To him, this suggested that it might be possible to develop a vaccine which could induce an immune response across many coronavirus strains. But by 2016, fears of MERS had waned, and funding for the project had all but disappeared. As he puts it: “Going to a pharma company saying ‘We have a vaccine that potentially protects against some colds, plus if people happen to be near a camel and catch MERS, they’ll also be protected’ wasn’t really a great commercial proposition back then.”
Four years later, the landscape for such vaccines could not be more different.

Matthew Memoli, director of the Clinical Studies Unit at the US NIH’s Laboratory of Infectious Diseases
Benedict Evans

The second wave of coronavirus vaccines
In July 2020, French biotech Osivax secured more than 32 million euros in funding from the European Innovation Council and investment bank Bpifrance to develop a universal coronavirus vaccine. It was just one of a series of announcements relating to a new class of coronavirus vaccines which have a broader vision in mind.
A second wave of coronavirus vaccines, aimed at more than just Covid-19, are in the pipeline, including from Belgian startup myNEO, Canadian pharma company VBI, an initiative led by the Chinese Center for Disease Control and Prevention and an NIH-funded program led by Memoli.
These will take a little longer to hit the market – all are still in preclinical development with human testing planned for early 2021, while some Covid-19 vaccines are already at the final stage of trials before clinical approval – but, if successful, their broader applicability could make them more useful in the long run.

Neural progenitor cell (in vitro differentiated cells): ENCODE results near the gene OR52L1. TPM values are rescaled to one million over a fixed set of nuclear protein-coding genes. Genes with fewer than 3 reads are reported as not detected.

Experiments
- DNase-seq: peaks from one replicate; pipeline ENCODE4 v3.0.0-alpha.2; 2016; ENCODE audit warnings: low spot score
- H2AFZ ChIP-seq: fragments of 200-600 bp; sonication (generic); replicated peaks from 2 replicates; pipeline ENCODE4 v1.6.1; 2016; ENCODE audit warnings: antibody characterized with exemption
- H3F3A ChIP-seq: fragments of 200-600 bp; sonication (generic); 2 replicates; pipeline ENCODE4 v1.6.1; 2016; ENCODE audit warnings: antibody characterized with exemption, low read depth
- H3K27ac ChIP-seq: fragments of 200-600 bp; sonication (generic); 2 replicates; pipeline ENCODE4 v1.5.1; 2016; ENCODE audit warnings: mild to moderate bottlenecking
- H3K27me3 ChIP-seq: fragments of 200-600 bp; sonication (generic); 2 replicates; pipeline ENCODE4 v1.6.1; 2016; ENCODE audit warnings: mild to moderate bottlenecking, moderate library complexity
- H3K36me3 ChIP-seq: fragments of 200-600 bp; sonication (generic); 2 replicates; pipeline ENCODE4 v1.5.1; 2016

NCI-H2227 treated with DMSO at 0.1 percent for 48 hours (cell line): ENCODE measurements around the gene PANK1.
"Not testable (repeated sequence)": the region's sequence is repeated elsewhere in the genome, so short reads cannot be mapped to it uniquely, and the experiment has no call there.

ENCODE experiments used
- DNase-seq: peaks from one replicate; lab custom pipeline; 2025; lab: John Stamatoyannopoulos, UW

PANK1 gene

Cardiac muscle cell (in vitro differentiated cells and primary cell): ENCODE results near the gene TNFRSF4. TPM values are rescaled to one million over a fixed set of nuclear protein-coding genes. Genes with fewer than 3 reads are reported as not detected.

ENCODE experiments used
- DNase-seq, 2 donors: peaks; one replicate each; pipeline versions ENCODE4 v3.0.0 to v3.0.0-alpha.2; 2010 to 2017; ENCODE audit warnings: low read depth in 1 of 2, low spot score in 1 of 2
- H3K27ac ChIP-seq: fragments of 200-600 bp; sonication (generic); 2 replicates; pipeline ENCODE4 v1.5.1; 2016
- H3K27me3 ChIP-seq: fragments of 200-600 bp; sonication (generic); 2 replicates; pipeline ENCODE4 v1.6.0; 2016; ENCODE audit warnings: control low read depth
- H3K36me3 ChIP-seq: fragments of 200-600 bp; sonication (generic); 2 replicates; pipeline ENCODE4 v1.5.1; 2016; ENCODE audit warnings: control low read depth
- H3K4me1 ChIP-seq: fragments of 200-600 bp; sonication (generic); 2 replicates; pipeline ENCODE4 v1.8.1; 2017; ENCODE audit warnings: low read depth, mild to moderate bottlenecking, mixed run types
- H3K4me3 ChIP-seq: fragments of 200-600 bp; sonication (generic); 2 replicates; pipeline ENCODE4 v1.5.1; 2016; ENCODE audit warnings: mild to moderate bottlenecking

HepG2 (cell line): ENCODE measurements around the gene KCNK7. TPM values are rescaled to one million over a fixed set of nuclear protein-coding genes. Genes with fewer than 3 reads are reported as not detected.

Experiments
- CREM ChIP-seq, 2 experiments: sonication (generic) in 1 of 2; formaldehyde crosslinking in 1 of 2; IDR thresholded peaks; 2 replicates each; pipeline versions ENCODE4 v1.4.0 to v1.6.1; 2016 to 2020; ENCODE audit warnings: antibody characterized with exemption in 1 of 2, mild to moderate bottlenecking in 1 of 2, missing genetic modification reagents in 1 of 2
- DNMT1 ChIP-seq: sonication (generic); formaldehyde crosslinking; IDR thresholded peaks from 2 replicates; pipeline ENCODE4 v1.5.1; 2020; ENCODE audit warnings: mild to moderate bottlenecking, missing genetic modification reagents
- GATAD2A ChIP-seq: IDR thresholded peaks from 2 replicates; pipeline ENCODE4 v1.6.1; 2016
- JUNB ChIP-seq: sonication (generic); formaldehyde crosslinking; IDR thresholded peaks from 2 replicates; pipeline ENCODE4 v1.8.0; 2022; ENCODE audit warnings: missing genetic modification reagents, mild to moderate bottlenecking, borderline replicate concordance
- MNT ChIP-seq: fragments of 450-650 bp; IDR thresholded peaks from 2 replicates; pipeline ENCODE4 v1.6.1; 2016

“We hope these vaccines will offer added value by protecting against more coronaviruses, including if the current strain causing Covid-19 mutates,and by offering longer-term immunity,” says Cedric Bogaert, co-founder and CEO of myNEO.
All these programmes are looking to build on what Grehan discovered with SARS and MERS, namely that when you probe the protein sequences of the coronaviruses known to infect humans, there are a number of similarities. The main question is how best to exploit them.
When Memoli penned his paper in May, he already had an idea in mind, having devoted more than a decade to the ongoing search for a universal influenza vaccine. As the Norden scientists had found in the early 90s, he had learnt that making a successful broad spectrum vaccine likely requires inducing different aspects of immunity, such as training T cells to recognise tell-tale indicators of these viral strains.
T cells are thought to be particularly vital, as once they have learned to recognise a virus, they generate copies of themselves which remember the pathogen and remain dormant until a future encounter. A vaccine that stimulates this part of the immune system, as well as trying to induce an antibody response, is more likely to offer protection across different coronavirus strains, and in different age groups and populations around the world. Such is the importance of T cell responses that several Covid-19 specific vaccines in development stimulate them.
“The beauty of the T cell response is that it tends to have benefits in the elderly where their antibody responses and antibody immune memory isn’t as strong,” explains Memoli. “We want to use as many aspects of immunity as we can, so there are lots of ways the virus could be attacked to reduce disease.”
T cells can be trained to recognise internal components of coronaviruses which mutate less and so are more likely to be similar between different strains. These internal proteins are notoriously more difficult to target, but in recent years scientists working on flu vaccines have figured out ways to reach them by injecting parts of a virus’ RNA or DNA into bodily cells, causing them to expose these proteins at their surface where they can be recognised by the immune system.
Osivax’s vaccine aims to use T cells in this way to target the nucleocapsid – an internal protein which is thought to be highly conserved between all known human coronaviruses – while Memoli’s group and myNEO have an even more ambitious plan. Through utilising computational algorithms to sift through all available coronavirus sequences, they intend to identify cocktails of targets across all the viral proteins which appear to be essential for coronaviruses to survive.